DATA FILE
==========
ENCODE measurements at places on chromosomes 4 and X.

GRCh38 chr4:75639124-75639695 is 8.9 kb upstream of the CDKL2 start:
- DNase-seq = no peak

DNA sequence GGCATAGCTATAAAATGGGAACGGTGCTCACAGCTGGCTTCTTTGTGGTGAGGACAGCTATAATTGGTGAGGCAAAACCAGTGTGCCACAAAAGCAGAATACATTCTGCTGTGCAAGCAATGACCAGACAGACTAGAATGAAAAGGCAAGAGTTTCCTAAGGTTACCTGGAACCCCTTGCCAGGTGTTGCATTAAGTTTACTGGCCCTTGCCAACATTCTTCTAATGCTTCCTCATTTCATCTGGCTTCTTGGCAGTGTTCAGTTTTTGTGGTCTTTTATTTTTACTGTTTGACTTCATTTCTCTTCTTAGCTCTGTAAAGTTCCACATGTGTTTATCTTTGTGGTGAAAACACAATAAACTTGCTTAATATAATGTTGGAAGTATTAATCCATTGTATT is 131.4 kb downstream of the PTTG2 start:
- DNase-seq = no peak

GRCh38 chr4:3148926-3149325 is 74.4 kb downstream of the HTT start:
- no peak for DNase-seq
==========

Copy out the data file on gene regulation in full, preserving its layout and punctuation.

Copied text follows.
ENCODE measurements at places on chromosomes 4 and X.

GRCh38 chr4:75639124-75639695 is 8.9 kb upstream of the CDKL2 start:
- DNase-seq = no peak

DNA sequence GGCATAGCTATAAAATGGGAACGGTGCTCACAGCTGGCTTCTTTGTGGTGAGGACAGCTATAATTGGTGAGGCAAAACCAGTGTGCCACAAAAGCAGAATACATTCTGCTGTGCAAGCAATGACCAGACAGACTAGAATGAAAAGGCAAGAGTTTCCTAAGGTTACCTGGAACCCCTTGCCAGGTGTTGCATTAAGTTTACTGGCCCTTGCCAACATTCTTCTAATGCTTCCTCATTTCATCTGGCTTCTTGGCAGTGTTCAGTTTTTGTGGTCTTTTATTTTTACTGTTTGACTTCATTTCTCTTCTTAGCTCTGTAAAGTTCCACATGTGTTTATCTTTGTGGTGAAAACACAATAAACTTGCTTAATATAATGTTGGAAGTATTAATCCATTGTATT is 131.4 kb downstream of the PTTG2 start:
- DNase-seq = no peak

GRCh38 chr4:3148926-3149325 is 74.4 kb downstream of the HTT start:
- no peak for DNase-seq